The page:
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A 23-year-old woman presents with left lower quadrant pain and a 10-pound weight loss. Why?

NursingSKL clinical tip

By NursingSKL
April 11, 2023
iStock/ajr_images; NursingSKL

When approaching a patient with non-traumatic abdominal pain, there are a few critical questions to ask. These questions will determine the potential underlying etiology and the stability of the patient.

  • Because numerous conditions that cause acute abdominal pain can be life threatening, it is imperative to urgently assess a patient’s vital signs and search for symptoms/signs of hemodynamic instability and sepsis. For instance, a young patient may have a ruptured appendix, or an elderly patient may have a perforated bowel because of diverticular disease. In both of these situations, the patient can become febrile and hemodynamically unstable (low blood pressure and high pulse rate) because of sepsis. Another cause of abdominal pain is a ruptured aortic aneurysm. Here a patient can very quickly become hemodynamically unstable and go into hypovolemic shock. Initially patients may be light headed and dizzy, but they can rapidly lose consciousness.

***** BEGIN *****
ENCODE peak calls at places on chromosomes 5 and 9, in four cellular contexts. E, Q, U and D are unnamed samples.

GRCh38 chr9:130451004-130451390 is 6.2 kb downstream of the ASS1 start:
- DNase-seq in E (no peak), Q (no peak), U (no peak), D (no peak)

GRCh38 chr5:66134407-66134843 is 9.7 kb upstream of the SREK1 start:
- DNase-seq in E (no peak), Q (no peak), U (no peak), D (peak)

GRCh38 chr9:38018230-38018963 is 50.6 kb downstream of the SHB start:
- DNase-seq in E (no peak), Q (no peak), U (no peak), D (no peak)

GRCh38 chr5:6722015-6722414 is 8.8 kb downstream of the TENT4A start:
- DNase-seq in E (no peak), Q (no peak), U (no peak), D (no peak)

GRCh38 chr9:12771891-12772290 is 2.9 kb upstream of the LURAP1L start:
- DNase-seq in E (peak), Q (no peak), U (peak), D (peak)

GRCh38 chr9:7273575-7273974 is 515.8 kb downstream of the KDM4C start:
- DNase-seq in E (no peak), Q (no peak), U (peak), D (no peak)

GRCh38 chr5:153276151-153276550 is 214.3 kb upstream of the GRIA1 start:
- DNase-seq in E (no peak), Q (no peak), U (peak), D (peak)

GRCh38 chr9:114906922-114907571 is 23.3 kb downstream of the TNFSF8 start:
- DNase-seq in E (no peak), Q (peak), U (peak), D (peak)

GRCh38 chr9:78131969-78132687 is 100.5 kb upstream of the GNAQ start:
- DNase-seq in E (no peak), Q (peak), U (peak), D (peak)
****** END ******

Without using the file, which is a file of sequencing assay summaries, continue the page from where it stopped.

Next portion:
• The location of the abdominal pain can suggest the etiology of the pathology.

In this particular case, the patient noted left lower quadrant pain. The pain was associated with bloody diarrhea (five bowel movements per day). The pain persisted even after bowel movements. The patient had blood work performed that showed an elevated erythrocyte sedimentation rate (ESR) and C-reactive protein (CRP). Their fecal calprotectin was elevated. Colonoscopy demonstrated numerous ulcers and vascular injection. The patient was diagnosed with ulcerative colitis.

Clinical tip: In a patient with abdominal pain, always assess temperature and vascular status (blood pressure and heart rate) as bleeds and infections are differential diagnoses.


In this video, you will learn why it is important to clearly identify the location of abdominal pain.

This clinical tip was provided by NursingSKL, a collaborative initiative between leading doctors and nurses to improve nurses’ clinical skills. Go to to find out more, meet the faculty, and try our free Practicum on Diabetes Care.
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